A study published this month in Nature by CDC researchers presents findings from animal studies conducted by CDC to better understand the transmissibility and disease characteristics of influenza A (H7N9) viruses isolated in China in late March. Understanding the properties of H7N9 viruses that contribute to human disease and the capacity of these viruses to spread between people is a critical component of the public health response to this emerging disease threat.
The study’s key findings indicate that H7N9 viruses are capable of causing infection in a direct contact animal model, but the viruses would need to undergo additional adaptation to spread more easily by droplets or through the air. Person to person transmission, especially by respiratory droplet transmission (such as through coughs and sneezes) is a necessary precondition for the virus to become capable of causing a pandemic.
These findings support the conclusions drawn from China’s investigations of human H7N9 cases so far. China has found no clear evidence of sustained human-to-human spread of the H7N9 virus. Human cases of H7N9 virus infection in China reported have been primarily associated with exposure to infected poultry. Currently no human cases of H7N9 virus infection have been reported in the United States.
The paper describes the results of multiple studies conducted on two H7N9 viruses obtained from fatal human H7N9 cases from China. The studies were conducted in ferrets, mice and human epithelial cells. Ferrets are considered the best small mammal for studying flu virus infection and are commonly used as a tool for the risk assessment of emerging flu viruses that may pose a risk to public health.
The ferret studies revealed that the H7N9 viruses spread readily among ferrets placed in the same cage. However, the viruses were less capable of respiratory droplet transmission, which the researchers tested by placing infected ferrets in cages adjacent to cages housing naive ferrets. Compared to a human seasonal flu virus from last season, the H7N9 viruses were considerably less capable of transmitting by the respiratory route.
Other study findings indicated that the H7N9 virus did not cause severe disease in the ferrets and did not spread systemically to the spleen, kidney, liver, or intestinal tract. The lack of systemic spread by H7N9 is different from H5N1 (another avian influenza virus that can cause severe disease in humans). Systemic spread is considered an indicator of severe disease.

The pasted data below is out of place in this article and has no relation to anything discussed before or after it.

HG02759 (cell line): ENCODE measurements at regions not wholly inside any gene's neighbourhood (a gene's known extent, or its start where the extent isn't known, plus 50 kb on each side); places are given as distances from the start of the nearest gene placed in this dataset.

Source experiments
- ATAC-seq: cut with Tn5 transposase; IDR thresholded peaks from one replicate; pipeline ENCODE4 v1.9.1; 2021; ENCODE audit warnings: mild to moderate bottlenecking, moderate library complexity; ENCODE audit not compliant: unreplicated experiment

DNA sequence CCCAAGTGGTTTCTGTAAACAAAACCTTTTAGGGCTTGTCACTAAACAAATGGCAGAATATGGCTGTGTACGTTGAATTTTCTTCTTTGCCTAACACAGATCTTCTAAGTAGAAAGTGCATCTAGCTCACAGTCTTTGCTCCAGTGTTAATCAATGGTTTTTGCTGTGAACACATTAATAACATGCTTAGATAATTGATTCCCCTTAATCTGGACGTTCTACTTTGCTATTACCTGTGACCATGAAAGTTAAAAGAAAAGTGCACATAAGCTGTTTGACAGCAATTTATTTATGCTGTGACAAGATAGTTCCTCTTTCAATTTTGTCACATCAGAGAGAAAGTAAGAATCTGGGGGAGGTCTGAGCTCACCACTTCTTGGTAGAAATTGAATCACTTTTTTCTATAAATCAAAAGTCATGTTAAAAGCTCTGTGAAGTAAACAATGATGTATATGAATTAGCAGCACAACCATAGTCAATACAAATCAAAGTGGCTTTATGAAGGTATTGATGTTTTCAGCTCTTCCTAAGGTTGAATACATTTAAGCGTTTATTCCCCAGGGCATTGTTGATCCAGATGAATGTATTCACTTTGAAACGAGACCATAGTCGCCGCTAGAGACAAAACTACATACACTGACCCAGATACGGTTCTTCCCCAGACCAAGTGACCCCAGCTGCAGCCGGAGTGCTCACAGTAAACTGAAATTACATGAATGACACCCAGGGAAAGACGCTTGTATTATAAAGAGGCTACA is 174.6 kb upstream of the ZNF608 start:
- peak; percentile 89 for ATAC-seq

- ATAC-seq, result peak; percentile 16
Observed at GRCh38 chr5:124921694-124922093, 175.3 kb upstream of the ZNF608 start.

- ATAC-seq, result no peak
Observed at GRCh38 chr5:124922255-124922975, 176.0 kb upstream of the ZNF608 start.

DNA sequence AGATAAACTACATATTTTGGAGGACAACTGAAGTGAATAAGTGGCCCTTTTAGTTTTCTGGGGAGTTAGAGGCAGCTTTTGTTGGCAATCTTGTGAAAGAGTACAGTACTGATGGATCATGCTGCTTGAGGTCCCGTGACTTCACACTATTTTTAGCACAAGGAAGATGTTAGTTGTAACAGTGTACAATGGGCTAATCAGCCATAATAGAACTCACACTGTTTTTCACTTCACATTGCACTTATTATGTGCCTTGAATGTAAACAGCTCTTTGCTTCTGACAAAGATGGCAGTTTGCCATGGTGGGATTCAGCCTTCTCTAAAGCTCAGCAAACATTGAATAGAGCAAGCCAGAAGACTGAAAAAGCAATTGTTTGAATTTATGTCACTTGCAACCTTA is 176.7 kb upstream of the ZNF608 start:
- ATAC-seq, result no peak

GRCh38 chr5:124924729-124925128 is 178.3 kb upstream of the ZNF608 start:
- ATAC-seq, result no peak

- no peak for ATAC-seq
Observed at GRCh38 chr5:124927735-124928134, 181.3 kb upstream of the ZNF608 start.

In addition to ferrets, CDC researchers also studied the H7N9 virus in mice. Compared with ferrets, the virus caused more lethal illness in the mice, and the virus was more capable of replicating in the lungs of mice compared with other avian and human seasonal viruses tested in the study. Also notable, the H7N9 virus was able to easily infect mice, whereas human seasonal flu viruses typically require prior host adaptation to be able to efficiently infect mice.
The mouse studies also revealed that H7N9 virus can pass through the eyes to infect the respiratory tract. As a result, the eyes represent a possible portal of entry for the H7N9 virus. This finding supports CDC’s existing flu recommendations to avoid touching the eyes, nose or mouth to help prevent spread of germs. It also supports the recommendation for health care providers to wear eye protection when caring for patients with confirmed or suspected H7N9 infection.
The remaining study findings analyzed the H7N9 virus’s ability to replicate in cells derived from human epithelial cells. Epithelial cells are found in the human respiratory tract and are the primary site where flu viruses replicate in humans. CDC researchers found that the H7N9 virus demonstrated a 20- to 400-fold increase in replication at the two-day mark when compared with a human seasonal flu virus and two other avian flu viruses genetically related to the H7N9 virus. Compared with a human seasonal H3N2 virus, the H7N9 virus exhibited an 80,000-fold increase in replication at 24 hours.
The studies in mice and ferrets corroborated this finding, as considerably more H7N9 virus was produced and detected in the respiratory tracts of ferrets and mice compared with the amount of virus produced by seasonal flu virus infection. This suggests the H7N9 viruses have the capacity to reproduce quickly and produce a large amount of virus within the cells of mammals and human airway cells. However, the viruses’ ability to replicate was determined to be better suited to the higher temperatures found in the lower airways (lungs) versus the lower temperatures found in the upper airways of mammals.
The study, entitled “Pathogenesis and transmission of A (H7N9) avian influenza virus in ferrets and mice” is available for online viewing via Nature’s website.